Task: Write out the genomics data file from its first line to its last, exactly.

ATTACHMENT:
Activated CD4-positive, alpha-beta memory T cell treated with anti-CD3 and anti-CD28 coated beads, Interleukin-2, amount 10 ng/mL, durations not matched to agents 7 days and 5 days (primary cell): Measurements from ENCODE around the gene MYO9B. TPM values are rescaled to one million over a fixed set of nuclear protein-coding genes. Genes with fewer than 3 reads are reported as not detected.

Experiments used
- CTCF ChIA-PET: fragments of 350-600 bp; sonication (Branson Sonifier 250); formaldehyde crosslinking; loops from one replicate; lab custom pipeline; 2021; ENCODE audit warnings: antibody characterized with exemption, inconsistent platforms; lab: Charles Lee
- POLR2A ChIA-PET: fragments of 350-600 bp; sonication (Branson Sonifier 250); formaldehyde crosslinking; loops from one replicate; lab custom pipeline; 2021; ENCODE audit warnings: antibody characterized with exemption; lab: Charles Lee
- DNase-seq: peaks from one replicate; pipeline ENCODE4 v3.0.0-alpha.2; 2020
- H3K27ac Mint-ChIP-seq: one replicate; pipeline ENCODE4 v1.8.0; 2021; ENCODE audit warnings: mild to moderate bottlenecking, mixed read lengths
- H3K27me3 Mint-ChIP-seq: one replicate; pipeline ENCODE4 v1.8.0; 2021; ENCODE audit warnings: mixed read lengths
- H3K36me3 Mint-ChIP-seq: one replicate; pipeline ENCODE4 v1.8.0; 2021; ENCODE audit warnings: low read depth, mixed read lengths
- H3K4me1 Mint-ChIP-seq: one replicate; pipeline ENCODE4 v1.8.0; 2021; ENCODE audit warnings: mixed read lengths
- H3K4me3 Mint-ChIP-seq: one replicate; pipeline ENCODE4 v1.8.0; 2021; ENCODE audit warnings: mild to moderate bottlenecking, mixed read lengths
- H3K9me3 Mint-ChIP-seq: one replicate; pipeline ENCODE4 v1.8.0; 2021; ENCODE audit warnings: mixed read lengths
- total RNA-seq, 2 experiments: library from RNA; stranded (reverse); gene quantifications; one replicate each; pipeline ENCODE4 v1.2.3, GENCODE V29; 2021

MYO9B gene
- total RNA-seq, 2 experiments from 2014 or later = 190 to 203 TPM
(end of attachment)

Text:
Activated CD4-positive, alpha-beta memory T cell treated with anti-CD3 and anti-CD28 coated beads, Interleukin-2, amount 10 ng/mL, durations not matched to agents 7 days and 5 days (primary cell): Measurements from ENCODE around the gene MYO9B. TPM values are rescaled to one million over a fixed set of nuclear protein-coding genes. Genes with fewer than 3 reads are reported as not detected.

Experiments used
- CTCF ChIA-PET: fragments of 350-600 bp; sonication (Branson Sonifier 250); formaldehyde crosslinking; loops from one replicate; lab custom pipeline; 2021; ENCODE audit warnings: antibody characterized with exemption, inconsistent platforms; lab: Charles Lee
- POLR2A ChIA-PET: fragments of 350-600 bp; sonication (Branson Sonifier 250); formaldehyde crosslinking; loops from one replicate; lab custom pipeline; 2021; ENCODE audit warnings: antibody characterized with exemption; lab: Charles Lee
- DNase-seq: peaks from one replicate; pipeline ENCODE4 v3.0.0-alpha.2; 2020
- H3K27ac Mint-ChIP-seq: one replicate; pipeline ENCODE4 v1.8.0; 2021; ENCODE audit warnings: mild to moderate bottlenecking, mixed read lengths
- H3K27me3 Mint-ChIP-seq: one replicate; pipeline ENCODE4 v1.8.0; 2021; ENCODE audit warnings: mixed read lengths
- H3K36me3 Mint-ChIP-seq: one replicate; pipeline ENCODE4 v1.8.0; 2021; ENCODE audit warnings: low read depth, mixed read lengths
- H3K4me1 Mint-ChIP-seq: one replicate; pipeline ENCODE4 v1.8.0; 2021; ENCODE audit warnings: mixed read lengths
- H3K4me3 Mint-ChIP-seq: one replicate; pipeline ENCODE4 v1.8.0; 2021; ENCODE audit warnings: mild to moderate bottlenecking, mixed read lengths
- H3K9me3 Mint-ChIP-seq: one replicate; pipeline ENCODE4 v1.8.0; 2021; ENCODE audit warnings: mixed read lengths
- total RNA-seq, 2 experiments: library from RNA; stranded (reverse); gene quantifications; one replicate each; pipeline ENCODE4 v1.2.3, GENCODE V29; 2021

MYO9B gene
- total RNA-seq, 2 experiments from 2014 or later = 190 to 203 TPM